Eco-friendly Flush

A solar-powered toilet that converts human waste into electricity snags first place—and $100,000—at the Reinvent the Toilet Challenge.

Aug 17, 2012
Jef Akst

Earlier this week (August 14), the Reinvent the Toilet Challenge announced its first prize winner: a solar-powered toilet that generates hydrogen and electricity from flushed human waste.

The Challenge, posed by the Bill & Melinda Gates Foundation, calls for researchers to come up with novel ways of disposing of human waste that avoid the drawbacks of the traditional flush toilet, including dumping high volumes of clean water and wasting the nutrients and energy found in urine and feces. In total, the Challenge’s contestants, each demonstrating their inexpensive (less than 5 cents per user per day) and productive (recovering salt, water, nutrients, and energy) human waste disposal prototypes, processed some 50 gallons of soy-based synthetic feces.

The solar-powered winner was developed by Michael Hoffmann of the California Institute of Technology and colleagues, and uses an electrochemical reactor to convert human waste into hydrogen gas that can be stored to power the reactor when the sun is not available. M. Sohail Khan of Loughborough University in the United Kingdom and his colleagues snagged second place, worth $60,000, for their toilet, which converts urine and feces into biological charcoal. Third place, and $40,000, went to Yu-Ling Cheng of the University of Toronto in Canada and her colleagues for a dehydrating toilet that burns and sanitizes solid waste.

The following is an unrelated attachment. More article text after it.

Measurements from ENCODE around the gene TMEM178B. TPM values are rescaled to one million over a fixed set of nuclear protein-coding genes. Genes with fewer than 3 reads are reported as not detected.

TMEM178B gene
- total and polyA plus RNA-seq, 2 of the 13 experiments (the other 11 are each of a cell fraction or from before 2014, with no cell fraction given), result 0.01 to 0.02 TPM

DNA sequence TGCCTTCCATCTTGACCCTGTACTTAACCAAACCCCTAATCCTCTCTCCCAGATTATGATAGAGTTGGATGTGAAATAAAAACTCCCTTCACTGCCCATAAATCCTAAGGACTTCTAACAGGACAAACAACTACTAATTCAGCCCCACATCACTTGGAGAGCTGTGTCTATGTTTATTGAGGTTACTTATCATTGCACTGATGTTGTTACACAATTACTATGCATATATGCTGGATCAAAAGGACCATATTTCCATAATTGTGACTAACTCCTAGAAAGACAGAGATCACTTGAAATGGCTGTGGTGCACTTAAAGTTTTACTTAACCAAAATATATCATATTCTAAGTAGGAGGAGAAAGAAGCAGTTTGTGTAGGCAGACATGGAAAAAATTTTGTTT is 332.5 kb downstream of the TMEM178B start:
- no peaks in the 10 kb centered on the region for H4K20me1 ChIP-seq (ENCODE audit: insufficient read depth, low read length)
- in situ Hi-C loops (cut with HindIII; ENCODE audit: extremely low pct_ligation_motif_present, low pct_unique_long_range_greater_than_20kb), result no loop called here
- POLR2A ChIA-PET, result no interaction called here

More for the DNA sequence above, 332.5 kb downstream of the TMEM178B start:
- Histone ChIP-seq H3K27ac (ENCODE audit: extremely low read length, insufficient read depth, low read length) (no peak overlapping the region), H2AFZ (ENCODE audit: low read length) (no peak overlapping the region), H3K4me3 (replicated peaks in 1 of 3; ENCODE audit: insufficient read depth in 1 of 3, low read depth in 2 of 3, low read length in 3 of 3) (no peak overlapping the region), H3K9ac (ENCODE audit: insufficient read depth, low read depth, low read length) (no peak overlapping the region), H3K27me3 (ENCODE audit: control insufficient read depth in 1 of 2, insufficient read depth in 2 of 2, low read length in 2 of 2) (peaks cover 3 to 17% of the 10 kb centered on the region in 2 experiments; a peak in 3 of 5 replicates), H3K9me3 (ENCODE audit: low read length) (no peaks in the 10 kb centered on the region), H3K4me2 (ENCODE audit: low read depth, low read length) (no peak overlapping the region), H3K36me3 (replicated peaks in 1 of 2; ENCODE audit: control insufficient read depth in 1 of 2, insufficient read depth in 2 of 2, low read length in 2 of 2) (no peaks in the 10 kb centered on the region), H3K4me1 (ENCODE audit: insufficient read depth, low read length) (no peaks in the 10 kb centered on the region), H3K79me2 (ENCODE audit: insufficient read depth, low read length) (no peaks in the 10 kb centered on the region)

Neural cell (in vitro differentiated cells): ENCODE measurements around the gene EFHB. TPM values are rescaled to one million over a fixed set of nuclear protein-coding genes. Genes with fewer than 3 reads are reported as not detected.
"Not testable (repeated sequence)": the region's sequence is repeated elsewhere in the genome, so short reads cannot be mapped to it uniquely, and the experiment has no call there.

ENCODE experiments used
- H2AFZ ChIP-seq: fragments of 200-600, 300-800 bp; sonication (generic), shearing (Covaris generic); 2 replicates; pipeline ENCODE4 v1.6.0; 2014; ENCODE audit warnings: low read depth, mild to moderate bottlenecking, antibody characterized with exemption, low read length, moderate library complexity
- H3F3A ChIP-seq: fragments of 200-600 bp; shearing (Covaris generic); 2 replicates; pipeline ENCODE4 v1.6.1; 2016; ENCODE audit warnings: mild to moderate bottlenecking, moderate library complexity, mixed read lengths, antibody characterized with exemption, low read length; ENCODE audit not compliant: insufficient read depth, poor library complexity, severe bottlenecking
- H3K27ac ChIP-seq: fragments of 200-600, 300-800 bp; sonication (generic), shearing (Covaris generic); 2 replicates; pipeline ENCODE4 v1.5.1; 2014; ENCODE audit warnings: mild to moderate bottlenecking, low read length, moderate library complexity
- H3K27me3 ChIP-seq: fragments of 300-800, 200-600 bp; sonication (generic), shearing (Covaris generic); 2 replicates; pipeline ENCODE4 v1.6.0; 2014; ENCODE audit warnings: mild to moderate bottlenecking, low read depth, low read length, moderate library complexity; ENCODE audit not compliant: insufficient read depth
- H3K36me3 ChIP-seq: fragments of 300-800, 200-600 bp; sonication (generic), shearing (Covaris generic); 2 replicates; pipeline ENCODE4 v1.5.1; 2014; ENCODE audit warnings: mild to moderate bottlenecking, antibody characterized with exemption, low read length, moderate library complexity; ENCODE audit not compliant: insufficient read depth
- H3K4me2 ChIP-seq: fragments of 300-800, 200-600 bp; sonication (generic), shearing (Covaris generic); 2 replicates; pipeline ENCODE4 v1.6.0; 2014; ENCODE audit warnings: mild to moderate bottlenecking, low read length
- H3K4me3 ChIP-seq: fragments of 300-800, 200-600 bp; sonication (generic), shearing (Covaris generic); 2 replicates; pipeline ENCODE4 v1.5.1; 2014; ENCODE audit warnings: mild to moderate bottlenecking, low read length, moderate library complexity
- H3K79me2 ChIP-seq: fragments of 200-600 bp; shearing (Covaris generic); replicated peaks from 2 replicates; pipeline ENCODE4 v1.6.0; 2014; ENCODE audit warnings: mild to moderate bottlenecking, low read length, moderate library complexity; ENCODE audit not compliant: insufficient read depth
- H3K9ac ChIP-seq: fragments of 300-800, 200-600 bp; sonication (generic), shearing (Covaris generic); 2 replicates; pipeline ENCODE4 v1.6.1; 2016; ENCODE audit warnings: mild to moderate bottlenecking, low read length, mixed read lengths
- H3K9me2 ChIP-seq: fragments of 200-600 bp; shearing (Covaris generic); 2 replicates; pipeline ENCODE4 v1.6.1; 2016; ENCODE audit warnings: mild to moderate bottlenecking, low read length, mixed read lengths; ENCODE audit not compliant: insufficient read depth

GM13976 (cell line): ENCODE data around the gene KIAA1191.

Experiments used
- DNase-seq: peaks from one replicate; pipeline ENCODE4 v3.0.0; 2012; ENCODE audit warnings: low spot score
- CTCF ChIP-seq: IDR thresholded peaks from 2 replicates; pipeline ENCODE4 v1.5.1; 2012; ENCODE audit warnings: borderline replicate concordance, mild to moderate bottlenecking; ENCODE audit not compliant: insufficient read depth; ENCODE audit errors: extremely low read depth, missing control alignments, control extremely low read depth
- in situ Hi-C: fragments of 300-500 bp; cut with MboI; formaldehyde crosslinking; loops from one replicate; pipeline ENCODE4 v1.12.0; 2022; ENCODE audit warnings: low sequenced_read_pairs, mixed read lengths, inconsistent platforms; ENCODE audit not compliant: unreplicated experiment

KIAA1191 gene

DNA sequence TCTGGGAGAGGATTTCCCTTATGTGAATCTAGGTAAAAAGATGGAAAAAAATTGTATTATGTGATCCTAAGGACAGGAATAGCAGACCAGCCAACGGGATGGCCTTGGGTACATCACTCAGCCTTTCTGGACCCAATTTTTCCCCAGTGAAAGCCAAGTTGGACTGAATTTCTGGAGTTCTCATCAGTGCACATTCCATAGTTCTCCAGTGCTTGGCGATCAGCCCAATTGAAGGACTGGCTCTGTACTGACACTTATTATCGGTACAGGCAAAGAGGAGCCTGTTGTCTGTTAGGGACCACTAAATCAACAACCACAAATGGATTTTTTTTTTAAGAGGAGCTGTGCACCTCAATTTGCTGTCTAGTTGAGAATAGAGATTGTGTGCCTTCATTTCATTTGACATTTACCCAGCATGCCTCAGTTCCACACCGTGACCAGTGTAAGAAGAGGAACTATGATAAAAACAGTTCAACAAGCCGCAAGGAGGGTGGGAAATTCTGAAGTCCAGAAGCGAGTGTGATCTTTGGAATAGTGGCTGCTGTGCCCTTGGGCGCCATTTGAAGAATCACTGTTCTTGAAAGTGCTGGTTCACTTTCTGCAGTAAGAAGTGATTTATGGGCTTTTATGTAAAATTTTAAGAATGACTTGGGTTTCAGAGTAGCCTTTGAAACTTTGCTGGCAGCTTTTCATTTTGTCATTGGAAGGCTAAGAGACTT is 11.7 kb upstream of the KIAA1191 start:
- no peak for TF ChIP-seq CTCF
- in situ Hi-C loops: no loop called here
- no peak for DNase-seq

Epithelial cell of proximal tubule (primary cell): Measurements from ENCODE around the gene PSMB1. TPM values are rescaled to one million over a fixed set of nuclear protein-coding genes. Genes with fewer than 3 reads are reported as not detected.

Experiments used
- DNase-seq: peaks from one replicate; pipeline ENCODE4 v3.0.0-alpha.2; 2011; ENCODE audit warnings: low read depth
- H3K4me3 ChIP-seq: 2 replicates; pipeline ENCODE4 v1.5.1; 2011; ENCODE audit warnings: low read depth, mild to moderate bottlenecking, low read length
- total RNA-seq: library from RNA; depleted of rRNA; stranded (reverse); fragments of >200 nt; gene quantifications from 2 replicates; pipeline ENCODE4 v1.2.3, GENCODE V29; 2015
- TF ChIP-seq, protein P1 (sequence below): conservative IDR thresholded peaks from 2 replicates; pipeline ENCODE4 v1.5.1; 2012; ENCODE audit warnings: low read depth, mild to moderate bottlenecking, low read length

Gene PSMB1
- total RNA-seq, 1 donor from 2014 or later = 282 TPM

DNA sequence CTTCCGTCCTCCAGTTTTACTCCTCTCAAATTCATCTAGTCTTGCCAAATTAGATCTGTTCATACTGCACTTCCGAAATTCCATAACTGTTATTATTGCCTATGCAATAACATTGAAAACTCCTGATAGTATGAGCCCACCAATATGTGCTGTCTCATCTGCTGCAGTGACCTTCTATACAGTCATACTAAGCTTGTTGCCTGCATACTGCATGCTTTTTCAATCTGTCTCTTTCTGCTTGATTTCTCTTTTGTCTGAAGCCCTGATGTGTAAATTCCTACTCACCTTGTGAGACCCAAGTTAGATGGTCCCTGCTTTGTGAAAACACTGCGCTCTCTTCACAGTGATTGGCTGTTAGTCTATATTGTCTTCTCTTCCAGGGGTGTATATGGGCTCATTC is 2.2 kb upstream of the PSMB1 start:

The Foundation awarded an additional, unplanned $40,000 prize to Tove Larsen of the aquatic research institute Eawag in Dübendorf, Switzerland, and colleagues for designing an impressively beautiful toilet, which is key to putting a new toilet into action, Carl Hensman, program officer for water, sanitation, and hygiene at the Foundation, told ScienceInsider. The design, which employs a foot pump to recycle the water and a transparent tube through which the new, clean water flows, could be combined with other technologies at the Challenge, Hensman added, with the goal of field-testing a prototype on a larger scale by 2015.

See more images of the toilet prototypes here.